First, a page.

White spots on soap

Soapmaking Forum - Soap & Candle Forums

Help Support Soapmaking Forum - Soap & Candle Forums:

CPADRIAN

Member
Joined
Aug 16, 2016
Messages
16
Reaction score
2
Hey guys this is about 6th batch of soap I've made . I decided to make a activated charcoal batch with a mix of almond milk and coconut milk . Halfway through my blending of oils and lye my hand blender gave out so I had to mix by hand for about 2 hours which sucked but it finally traced about an hour prior I put in some essential oils in the hopes of it tracing faster but it didn't work. It was also mostly olive oil so I expected a slower trace to occur . I know the white spots aren't lye I've taken a piece out of the soap and licked it and the soap as well and I didn't get a zap what so ever. What do you guys think it could be?

image.jpg
 

shunt2011

Moderator Emeritus
Moderator Emeritus
Lifetime Supporter
Joined
Apr 2, 2012
Messages
15,448
Reaction score
9,743
Location
Michigan
I agree, we would need your complete recipe and process to help troubleshoot.
 

navigator9

Well-Known Member
Joined
Apr 17, 2014
Messages
2,713
Reaction score
3,093
Location
New England
I've had spots like that when using coconut milk, when the solids haven't blended in completely. You know that layer of creamy solids at the top of the can when you open it? The soap is just fine, though.
 

CPADRIAN

Member
Joined
Aug 16, 2016
Messages
16
Reaction score
2
60% olive oil
36% canola
3% avocado
31 ounces of liquid and 10 oz of lye . This was the only oils I had left lol so don't laugh at
My recipe
 

shunt2011

Moderator Emeritus
Moderator Emeritus
Lifetime Supporter
Joined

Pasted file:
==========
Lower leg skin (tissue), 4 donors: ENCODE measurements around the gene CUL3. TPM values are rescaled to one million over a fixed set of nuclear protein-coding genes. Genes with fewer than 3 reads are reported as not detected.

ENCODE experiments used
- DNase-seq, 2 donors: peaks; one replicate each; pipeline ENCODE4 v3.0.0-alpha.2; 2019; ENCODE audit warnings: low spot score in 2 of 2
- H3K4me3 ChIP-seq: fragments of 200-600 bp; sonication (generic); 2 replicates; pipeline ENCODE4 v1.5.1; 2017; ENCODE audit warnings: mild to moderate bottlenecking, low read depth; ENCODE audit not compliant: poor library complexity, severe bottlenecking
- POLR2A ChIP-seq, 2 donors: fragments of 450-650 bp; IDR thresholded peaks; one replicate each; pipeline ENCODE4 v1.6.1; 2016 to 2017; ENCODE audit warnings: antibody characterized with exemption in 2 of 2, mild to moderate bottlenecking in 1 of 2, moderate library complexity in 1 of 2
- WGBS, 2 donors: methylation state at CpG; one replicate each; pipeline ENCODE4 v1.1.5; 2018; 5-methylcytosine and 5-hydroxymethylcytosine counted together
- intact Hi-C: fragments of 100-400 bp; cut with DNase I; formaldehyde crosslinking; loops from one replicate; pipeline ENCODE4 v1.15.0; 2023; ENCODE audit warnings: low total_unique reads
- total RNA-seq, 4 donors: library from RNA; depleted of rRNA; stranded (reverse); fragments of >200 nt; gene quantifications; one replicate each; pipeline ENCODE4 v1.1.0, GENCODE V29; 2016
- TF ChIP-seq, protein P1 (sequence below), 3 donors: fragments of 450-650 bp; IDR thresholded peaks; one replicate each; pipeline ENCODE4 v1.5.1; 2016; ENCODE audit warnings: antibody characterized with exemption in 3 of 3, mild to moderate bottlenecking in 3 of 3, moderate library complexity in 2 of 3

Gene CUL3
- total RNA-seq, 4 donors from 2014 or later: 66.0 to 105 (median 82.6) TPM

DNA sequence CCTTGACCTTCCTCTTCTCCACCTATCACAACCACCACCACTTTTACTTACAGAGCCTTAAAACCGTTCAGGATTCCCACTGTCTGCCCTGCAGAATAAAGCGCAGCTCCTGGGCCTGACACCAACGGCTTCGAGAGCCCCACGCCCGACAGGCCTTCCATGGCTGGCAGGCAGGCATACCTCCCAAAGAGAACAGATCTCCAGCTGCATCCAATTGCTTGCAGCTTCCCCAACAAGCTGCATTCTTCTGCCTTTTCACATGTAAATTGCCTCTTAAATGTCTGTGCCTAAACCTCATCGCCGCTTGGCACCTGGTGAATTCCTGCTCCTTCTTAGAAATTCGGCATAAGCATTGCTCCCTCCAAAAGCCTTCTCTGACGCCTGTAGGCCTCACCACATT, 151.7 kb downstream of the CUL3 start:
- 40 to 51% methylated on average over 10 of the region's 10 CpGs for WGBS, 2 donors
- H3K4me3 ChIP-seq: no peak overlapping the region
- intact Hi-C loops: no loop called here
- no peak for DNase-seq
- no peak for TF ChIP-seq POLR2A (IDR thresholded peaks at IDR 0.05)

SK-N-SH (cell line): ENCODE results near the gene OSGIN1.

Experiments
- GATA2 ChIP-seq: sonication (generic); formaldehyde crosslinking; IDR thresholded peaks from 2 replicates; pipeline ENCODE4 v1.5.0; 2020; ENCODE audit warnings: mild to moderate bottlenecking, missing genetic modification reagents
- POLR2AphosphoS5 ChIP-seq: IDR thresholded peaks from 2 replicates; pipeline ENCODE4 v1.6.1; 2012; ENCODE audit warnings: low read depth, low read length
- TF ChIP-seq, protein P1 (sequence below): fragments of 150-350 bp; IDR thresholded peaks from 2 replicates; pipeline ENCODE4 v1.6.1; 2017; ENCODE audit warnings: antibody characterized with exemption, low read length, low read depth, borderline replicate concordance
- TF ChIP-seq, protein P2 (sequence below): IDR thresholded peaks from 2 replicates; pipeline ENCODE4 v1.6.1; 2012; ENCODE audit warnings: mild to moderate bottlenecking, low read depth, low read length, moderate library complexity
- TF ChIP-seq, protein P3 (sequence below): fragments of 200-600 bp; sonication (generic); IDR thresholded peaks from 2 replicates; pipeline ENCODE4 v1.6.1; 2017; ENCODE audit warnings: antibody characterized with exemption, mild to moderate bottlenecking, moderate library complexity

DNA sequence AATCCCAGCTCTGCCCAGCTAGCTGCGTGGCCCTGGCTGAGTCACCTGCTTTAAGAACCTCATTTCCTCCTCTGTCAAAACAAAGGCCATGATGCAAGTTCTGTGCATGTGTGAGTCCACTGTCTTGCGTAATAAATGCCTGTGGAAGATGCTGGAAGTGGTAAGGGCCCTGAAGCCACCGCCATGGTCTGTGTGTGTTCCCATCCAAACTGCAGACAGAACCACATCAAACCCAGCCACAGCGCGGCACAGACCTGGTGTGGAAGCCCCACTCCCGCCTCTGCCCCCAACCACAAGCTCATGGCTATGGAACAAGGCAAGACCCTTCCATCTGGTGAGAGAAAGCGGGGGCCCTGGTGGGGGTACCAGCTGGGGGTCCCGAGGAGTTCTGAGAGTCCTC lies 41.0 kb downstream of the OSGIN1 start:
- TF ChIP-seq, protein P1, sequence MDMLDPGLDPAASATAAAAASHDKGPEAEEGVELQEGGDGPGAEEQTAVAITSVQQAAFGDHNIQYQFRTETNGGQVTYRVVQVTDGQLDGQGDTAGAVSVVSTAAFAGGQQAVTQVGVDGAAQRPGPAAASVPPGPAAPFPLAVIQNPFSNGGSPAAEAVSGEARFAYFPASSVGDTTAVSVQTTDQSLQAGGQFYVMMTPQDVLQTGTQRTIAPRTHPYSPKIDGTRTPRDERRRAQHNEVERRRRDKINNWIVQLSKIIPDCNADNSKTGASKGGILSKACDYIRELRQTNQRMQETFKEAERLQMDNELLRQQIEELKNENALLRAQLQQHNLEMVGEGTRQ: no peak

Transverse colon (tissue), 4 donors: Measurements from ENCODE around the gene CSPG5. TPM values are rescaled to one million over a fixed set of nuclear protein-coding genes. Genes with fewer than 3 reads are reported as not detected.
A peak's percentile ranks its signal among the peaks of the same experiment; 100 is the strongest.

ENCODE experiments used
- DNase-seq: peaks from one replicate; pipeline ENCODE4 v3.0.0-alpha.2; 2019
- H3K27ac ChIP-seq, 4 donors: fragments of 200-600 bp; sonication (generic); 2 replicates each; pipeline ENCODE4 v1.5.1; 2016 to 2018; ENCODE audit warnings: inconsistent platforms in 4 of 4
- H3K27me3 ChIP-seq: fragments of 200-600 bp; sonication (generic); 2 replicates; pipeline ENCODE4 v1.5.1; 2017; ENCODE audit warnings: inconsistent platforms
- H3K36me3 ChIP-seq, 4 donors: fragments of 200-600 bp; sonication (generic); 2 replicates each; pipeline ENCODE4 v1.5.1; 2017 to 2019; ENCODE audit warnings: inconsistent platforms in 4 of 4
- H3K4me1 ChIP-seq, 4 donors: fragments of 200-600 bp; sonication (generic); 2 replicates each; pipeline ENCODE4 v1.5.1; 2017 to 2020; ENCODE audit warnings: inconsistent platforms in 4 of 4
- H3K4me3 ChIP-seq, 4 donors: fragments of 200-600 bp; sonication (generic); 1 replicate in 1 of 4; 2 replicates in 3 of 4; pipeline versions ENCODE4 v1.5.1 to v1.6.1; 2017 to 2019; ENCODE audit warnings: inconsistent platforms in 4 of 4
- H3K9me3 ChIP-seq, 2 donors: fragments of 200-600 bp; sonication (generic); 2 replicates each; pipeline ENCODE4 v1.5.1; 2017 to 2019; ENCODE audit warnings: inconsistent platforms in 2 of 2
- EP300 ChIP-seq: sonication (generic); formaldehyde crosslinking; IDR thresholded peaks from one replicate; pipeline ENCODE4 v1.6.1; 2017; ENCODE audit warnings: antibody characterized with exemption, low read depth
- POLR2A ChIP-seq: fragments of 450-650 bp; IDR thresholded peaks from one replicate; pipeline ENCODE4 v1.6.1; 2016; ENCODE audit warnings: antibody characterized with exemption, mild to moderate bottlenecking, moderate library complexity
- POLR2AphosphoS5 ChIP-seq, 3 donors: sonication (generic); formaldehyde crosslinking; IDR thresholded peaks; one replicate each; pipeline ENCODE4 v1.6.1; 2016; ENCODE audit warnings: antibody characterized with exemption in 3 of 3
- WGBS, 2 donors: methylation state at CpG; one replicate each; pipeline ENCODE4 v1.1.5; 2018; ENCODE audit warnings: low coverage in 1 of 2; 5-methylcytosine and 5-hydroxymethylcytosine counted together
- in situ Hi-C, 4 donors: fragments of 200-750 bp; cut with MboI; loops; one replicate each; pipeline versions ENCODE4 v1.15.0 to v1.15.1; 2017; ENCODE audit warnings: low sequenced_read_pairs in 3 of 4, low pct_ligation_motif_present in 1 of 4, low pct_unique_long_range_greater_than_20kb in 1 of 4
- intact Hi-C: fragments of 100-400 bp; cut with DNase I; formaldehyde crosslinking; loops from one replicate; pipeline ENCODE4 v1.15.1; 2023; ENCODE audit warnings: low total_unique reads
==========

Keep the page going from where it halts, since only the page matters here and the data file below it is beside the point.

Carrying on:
Apr 2, 2012
Messages
15,448
Reaction score
9,743
Location
Michigan
I have to agree with the possibility of solids not blended well enough from the Coconut Milk. You are still making to big of a batch for beginning. This soap is going to take 6-8 months to cure or longer.
 

CPADRIAN

Member
Joined
Aug 16, 2016
Messages
16
Reaction score
2
I have to agree with the possibility of solids not blended well enough from the Coconut Milk. You are still making to big of a batch for beginning. This soap is going to take 6-8 months to cure or longer.
6-8 Months? never heard that before, ive used my soaps a week after waiting 48 initially to un mold and cut. then let them sit for 3 weeks before theyre rock hard. but 6-8 months hmmmm
 

The Efficacious Gentleman

Lifetime Supporter
Joined
Nov 19, 2013
Messages
9,055
Reaction score
9,295
Location
Austria
You said that you used the milks, but there was nothing to say that it was only those two liquids and nothing else - one reason why a concise list of ingredients and process really helps people to ignore the red herrings and get straight to the points.

I agree that this is likely to be milk solids not mixing with the charcoal in places. Did you strain the milk/lye solution before putting it in the oils? Many people who add lye to milks do that to keep the solid lumps out.